PRODUCED BY CREATIVE DESTRUCTION
IN COLLABORATION WITH THE FREEDOM THEATRE
Creative Destruction, in collaboration with The Freedom Theatre, invites friends, activists and artists around the world to join a global collaboration highlighting the cultural fight for justice, equality and self determination in Palestine.
As part of this initiative we will be creating a script ‘The Revolution’s Promise’, a collection of personal stories from Palestinian artists who have worked on the frontline of cultural resistance. This script will be made available for free for anyone across the globe to stage readings or performances.
In the next year we aim to connect to anyone--individuals and organisations--interested in staging a performance or making their own creative response.
We hope you will join us in this global uprising set to begin in one years time on the 4th April 2021, to commemorate the 10th anniversary of the murder Juliano Mer Khamis, Artistic Director and Co-founder of The Freedom Theatre.
If you are interested in joining the collaboration or staying updated on further developments please email: email@example.com with TRP in thesubject or stay tuned on social media.
I DON'T KNOW WHAT TO DO
CREATED BY WALEED AKHTAR & ZOE LAFFERTY
'How do we know when we need to be braver or when something is just a terrible idea?'
Want to do something to fight the climate crisis but not sure where to start? Terrified of being branded a hypocrite, a public laughing stock or destroying your relationship with your family?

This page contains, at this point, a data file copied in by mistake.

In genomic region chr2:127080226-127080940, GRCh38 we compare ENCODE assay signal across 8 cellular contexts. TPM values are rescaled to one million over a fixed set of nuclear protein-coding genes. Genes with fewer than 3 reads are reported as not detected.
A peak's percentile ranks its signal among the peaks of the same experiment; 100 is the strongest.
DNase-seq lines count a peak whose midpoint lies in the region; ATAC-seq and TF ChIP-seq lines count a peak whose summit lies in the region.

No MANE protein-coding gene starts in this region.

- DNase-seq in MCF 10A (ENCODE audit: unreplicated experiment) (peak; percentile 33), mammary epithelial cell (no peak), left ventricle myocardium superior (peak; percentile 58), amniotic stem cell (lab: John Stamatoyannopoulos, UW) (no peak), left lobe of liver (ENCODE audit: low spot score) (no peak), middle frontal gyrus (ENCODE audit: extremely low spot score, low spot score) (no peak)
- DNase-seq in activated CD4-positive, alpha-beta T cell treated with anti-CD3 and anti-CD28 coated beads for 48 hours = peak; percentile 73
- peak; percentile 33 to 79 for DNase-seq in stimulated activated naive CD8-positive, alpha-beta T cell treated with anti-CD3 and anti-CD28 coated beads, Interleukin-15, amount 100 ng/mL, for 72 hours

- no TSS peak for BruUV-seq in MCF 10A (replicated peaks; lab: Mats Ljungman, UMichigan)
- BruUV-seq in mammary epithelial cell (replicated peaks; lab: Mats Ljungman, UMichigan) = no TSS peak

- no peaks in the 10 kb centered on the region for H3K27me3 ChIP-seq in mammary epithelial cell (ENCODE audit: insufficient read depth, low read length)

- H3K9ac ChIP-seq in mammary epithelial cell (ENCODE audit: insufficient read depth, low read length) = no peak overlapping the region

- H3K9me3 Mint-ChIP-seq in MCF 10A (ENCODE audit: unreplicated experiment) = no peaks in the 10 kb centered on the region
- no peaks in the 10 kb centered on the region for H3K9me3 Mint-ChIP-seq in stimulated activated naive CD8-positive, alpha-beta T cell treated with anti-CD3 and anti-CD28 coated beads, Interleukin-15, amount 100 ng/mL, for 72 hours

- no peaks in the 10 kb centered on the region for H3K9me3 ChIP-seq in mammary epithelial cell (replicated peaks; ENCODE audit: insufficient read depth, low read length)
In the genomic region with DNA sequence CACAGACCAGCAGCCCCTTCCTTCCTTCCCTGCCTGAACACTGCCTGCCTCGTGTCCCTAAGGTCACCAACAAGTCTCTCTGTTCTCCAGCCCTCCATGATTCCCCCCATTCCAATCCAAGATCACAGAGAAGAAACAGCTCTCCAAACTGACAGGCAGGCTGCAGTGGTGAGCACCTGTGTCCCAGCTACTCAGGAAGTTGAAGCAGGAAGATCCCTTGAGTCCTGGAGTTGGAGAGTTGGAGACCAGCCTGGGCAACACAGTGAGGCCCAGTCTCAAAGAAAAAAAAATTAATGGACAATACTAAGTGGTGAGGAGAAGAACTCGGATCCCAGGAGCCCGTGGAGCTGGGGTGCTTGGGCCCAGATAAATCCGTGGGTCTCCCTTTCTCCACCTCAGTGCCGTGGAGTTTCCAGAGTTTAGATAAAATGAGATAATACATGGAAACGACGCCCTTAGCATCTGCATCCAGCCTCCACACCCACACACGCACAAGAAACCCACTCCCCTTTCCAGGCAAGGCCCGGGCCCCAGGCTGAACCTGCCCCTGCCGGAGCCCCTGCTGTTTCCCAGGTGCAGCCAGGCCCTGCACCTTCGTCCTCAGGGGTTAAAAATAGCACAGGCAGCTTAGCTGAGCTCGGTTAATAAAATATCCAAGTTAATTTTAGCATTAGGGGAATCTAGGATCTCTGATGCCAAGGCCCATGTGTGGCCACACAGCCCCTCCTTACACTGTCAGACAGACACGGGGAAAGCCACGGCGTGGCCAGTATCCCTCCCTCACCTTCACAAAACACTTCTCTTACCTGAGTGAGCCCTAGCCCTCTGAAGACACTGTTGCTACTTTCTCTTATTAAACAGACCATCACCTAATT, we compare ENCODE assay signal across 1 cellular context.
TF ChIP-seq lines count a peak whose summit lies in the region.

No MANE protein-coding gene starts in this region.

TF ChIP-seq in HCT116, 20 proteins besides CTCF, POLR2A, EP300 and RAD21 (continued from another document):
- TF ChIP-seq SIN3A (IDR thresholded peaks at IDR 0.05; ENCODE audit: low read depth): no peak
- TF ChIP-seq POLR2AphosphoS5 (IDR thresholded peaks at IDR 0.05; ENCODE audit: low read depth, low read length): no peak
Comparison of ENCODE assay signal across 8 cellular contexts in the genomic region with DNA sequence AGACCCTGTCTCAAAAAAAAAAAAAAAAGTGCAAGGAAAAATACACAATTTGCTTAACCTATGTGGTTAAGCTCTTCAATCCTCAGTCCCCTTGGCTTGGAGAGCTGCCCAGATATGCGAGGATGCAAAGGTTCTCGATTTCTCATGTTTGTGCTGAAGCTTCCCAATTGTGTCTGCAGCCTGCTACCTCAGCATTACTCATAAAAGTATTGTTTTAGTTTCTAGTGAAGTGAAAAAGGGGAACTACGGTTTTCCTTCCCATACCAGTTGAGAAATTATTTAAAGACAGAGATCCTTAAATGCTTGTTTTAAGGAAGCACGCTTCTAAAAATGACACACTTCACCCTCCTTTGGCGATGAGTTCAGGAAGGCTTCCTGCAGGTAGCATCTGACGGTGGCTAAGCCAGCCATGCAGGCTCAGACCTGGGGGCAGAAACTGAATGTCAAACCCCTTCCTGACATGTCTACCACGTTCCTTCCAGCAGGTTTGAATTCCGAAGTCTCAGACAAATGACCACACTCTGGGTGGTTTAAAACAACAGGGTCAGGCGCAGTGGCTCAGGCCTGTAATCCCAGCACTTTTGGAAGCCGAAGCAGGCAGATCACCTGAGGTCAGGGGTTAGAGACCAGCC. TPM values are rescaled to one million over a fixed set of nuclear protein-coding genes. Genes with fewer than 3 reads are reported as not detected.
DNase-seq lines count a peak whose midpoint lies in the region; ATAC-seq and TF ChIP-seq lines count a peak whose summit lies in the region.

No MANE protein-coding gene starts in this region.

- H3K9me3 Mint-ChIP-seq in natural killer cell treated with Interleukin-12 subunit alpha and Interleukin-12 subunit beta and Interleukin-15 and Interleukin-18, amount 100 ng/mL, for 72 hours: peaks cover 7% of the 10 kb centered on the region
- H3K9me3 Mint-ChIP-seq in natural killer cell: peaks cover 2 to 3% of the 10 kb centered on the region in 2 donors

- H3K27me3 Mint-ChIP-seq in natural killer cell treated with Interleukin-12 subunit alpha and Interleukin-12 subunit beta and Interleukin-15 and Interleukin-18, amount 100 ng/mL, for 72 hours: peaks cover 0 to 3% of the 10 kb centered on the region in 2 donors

From prosecution, to a political campaign, and a shot gun wedding this personal journey explores joining the fight against the climate crisis and all the things that go wrong when you take action without thinking.
Funny, absurd and often painful, this personal narrative holds no answers but is an excellent place to start if you don’t want to make some terrible mistakes.
‘Hypocrite’ - Jim Norton, Dailymail
Sound Design by Annie Fletcher
Light Design by Joseph Ed Thomas
A work in progress, made with the help of friends and the assistance of the audience.
PERFORMED & BASED ON THE LIFE OF OSAMA AL AZZA
'When we have a martyr we consider it a wedding. We sing during invasions. And we dance under curfew'
A true story, told by a clown, living under military occupation, performed in the streets, alleyways and tunnels of Vault Festival.
When a group of tourists visit Bethlehem the last thing they expect is a tour of Palestine’s smallest refugee camp. Inspired by Osama’s true story ‘Visit Bethlehem’ is a fun yet brutal exploration of the highs and lows of one young clown living under military occupation.
Osama is from Al Azza refugee camp in Bethlehem, Palestine. He grew up living under military occupation with tear gas, bullets, nightly curfews and army invasions. His dream is to be a professional clown but with few chances to make money he ends up taking tourists around the birth place of Jesus, the Church of the Nativity. One day he snaps and decides to take his group of visitors to his refugee camp ten minutes down the road and show them the conditions that Palestinians really live under.